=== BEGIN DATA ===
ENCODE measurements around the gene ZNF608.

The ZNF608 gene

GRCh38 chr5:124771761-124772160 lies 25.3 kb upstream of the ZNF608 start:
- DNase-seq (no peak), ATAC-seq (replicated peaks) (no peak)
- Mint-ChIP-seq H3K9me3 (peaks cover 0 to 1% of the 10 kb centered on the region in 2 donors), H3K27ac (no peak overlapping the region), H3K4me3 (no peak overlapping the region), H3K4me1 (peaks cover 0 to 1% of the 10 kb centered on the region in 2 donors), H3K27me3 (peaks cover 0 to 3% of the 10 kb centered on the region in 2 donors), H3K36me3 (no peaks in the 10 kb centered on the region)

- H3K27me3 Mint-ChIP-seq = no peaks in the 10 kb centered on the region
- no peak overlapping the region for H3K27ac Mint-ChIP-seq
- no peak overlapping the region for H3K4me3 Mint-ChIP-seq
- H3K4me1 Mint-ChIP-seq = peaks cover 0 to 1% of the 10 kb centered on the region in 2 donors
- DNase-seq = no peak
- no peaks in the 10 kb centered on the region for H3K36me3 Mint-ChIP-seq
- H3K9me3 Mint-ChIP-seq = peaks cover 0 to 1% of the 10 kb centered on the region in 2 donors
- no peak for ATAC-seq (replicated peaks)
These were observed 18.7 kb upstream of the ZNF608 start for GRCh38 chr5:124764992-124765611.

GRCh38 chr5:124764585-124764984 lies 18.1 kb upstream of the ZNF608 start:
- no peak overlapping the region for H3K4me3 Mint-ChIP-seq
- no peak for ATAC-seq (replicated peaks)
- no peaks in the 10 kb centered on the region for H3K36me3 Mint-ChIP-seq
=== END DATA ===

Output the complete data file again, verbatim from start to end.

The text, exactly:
ENCODE measurements around the gene ZNF608.

The ZNF608 gene

GRCh38 chr5:124771761-124772160 lies 25.3 kb upstream of the ZNF608 start:
- DNase-seq (no peak), ATAC-seq (replicated peaks) (no peak)
- Mint-ChIP-seq H3K9me3 (peaks cover 0 to 1% of the 10 kb centered on the region in 2 donors), H3K27ac (no peak overlapping the region), H3K4me3 (no peak overlapping the region), H3K4me1 (peaks cover 0 to 1% of the 10 kb centered on the region in 2 donors), H3K27me3 (peaks cover 0 to 3% of the 10 kb centered on the region in 2 donors), H3K36me3 (no peaks in the 10 kb centered on the region)

- H3K27me3 Mint-ChIP-seq = no peaks in the 10 kb centered on the region
- no peak overlapping the region for H3K27ac Mint-ChIP-seq
- no peak overlapping the region for H3K4me3 Mint-ChIP-seq
- H3K4me1 Mint-ChIP-seq = peaks cover 0 to 1% of the 10 kb centered on the region in 2 donors
- DNase-seq = no peak
- no peaks in the 10 kb centered on the region for H3K36me3 Mint-ChIP-seq
- H3K9me3 Mint-ChIP-seq = peaks cover 0 to 1% of the 10 kb centered on the region in 2 donors
- no peak for ATAC-seq (replicated peaks)
These were observed 18.7 kb upstream of the ZNF608 start for GRCh38 chr5:124764992-124765611.

GRCh38 chr5:124764585-124764984 lies 18.1 kb upstream of the ZNF608 start:
- no peak overlapping the region for H3K4me3 Mint-ChIP-seq
- no peak for ATAC-seq (replicated peaks)
- no peaks in the 10 kb centered on the region for H3K36me3 Mint-ChIP-seq